AMD warned investors on Friday that the bankruptcy of Lehman Brothers means AMD shareholders are no longer protected from dilution when buyers of $2.2 billion of AMD's debt eventually try to cash in their convertible shares:
AMD's debt offering, from April 2007, was a survival move. The company had to raise money to stay afloat as it bled cash from its acquisition of graphics-chip maker ATI Technologies and a bruising price battle with Intel Corp.
AMD said in a regulatory filing Friday that because of Lehman Brothers' bankruptcy, the bank defaulted on the so-called "capped call" transaction and that AMD could no longer count on it to prevent dilution.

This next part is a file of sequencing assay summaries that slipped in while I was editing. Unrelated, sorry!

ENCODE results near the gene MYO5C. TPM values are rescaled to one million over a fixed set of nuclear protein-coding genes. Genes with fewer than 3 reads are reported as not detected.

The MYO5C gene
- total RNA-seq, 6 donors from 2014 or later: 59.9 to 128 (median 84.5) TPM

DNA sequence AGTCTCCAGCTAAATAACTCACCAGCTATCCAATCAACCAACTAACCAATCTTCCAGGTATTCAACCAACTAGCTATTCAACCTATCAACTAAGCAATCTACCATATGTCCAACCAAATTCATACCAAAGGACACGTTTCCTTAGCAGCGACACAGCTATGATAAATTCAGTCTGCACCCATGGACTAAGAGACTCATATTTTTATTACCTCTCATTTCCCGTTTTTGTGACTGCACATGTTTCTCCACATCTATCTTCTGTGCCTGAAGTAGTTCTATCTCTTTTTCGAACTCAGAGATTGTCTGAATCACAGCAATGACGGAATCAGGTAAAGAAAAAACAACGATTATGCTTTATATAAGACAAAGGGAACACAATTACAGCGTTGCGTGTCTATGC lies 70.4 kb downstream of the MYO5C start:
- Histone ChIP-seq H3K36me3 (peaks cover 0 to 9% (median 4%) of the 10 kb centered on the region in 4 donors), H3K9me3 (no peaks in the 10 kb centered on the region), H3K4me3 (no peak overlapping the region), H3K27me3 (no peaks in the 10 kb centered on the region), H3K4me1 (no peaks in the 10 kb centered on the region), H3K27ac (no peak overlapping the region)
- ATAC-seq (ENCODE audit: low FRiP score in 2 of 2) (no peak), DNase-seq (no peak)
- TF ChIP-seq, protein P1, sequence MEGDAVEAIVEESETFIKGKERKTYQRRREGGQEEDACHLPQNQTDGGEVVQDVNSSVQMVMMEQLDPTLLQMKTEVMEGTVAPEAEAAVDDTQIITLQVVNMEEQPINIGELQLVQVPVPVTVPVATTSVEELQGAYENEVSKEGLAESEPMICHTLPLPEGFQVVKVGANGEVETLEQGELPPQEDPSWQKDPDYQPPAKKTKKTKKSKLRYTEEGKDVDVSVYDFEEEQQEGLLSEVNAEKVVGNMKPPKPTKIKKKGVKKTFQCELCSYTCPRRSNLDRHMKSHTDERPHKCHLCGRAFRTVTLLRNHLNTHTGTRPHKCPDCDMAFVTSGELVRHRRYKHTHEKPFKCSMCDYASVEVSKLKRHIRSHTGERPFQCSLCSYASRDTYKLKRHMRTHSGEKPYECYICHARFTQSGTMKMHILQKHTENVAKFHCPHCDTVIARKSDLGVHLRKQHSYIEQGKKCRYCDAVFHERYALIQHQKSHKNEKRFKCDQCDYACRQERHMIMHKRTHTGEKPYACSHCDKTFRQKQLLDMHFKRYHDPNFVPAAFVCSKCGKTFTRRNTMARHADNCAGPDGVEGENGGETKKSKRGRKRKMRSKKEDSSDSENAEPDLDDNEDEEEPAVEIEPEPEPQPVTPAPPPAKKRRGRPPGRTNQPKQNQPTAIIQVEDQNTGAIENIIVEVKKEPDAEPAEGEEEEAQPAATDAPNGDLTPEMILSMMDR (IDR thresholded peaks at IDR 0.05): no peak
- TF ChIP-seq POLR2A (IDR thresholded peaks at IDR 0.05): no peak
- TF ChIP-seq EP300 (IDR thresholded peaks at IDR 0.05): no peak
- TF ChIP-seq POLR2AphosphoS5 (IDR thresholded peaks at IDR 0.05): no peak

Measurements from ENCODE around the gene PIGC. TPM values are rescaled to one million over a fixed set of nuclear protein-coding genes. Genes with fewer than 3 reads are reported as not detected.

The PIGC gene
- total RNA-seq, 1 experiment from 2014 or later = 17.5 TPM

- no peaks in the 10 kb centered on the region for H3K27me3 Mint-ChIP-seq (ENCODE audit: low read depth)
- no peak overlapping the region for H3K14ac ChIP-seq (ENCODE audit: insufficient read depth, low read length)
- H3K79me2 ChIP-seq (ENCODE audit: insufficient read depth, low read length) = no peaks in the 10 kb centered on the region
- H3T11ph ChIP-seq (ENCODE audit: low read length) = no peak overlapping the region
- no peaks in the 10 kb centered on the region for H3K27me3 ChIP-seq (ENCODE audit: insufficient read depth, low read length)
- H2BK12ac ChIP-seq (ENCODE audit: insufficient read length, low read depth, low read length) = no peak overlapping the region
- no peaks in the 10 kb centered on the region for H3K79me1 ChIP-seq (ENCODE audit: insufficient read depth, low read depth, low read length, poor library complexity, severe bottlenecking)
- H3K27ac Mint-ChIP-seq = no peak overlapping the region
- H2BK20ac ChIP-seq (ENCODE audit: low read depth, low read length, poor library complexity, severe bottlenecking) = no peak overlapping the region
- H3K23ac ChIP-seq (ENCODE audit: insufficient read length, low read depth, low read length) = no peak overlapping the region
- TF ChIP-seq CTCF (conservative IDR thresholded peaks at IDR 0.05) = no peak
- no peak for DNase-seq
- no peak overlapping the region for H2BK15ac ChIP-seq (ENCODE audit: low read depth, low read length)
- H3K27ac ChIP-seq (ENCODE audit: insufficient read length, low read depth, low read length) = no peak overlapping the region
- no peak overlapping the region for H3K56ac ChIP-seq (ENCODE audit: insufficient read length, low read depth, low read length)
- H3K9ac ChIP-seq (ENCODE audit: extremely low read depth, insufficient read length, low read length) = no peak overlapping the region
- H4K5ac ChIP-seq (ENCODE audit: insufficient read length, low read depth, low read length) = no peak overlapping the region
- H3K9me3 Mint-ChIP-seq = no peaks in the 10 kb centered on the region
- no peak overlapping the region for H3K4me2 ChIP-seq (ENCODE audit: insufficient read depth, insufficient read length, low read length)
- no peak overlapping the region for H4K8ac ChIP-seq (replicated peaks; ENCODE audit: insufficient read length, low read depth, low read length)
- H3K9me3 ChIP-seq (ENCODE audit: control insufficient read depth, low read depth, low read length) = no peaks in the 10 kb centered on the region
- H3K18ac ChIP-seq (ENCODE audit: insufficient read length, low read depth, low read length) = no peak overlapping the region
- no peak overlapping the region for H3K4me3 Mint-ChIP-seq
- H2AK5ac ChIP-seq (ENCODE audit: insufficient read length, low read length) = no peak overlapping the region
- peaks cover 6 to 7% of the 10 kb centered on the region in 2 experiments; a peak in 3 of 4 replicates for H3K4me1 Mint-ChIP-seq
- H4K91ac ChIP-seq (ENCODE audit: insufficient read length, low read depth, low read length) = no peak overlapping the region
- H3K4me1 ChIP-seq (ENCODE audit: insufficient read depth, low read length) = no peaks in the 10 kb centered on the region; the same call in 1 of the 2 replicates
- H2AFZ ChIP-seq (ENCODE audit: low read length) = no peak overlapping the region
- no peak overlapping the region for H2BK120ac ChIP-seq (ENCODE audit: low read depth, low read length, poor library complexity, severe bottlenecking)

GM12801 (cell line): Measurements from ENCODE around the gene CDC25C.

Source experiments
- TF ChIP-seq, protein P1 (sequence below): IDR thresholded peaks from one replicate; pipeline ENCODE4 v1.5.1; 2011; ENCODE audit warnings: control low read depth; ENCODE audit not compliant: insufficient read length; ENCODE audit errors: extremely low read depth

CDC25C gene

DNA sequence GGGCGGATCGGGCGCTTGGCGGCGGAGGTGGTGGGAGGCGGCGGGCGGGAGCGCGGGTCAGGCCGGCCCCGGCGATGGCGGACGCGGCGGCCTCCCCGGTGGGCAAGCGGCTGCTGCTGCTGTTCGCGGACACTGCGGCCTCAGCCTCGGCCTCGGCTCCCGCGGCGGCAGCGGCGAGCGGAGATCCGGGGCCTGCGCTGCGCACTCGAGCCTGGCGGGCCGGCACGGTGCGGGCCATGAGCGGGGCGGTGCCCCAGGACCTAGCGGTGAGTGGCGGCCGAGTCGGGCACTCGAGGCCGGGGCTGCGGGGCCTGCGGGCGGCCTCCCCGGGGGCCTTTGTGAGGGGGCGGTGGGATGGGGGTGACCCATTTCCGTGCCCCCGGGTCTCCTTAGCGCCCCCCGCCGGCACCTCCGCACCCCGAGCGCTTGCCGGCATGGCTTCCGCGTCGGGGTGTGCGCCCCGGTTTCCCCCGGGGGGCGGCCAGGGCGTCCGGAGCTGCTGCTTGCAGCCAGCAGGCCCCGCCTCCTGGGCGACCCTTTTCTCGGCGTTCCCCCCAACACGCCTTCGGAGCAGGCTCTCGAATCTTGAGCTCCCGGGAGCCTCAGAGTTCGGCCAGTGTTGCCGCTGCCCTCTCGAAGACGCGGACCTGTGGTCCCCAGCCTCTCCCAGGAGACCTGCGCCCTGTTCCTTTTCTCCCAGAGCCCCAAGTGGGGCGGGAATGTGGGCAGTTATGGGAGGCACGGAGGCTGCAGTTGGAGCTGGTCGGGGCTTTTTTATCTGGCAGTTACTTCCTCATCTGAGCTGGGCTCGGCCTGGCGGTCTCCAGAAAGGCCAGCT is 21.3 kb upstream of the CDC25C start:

The deal was supposed to work like this: AMD paid Lehman Brothers $182 million to scoop up enough AMD shares before 2015, when the convertible senior notes come due, so that it could hand those shares back to AMD and cancel out the new shares that would flood the market when the senior notes were converted into shares of stock.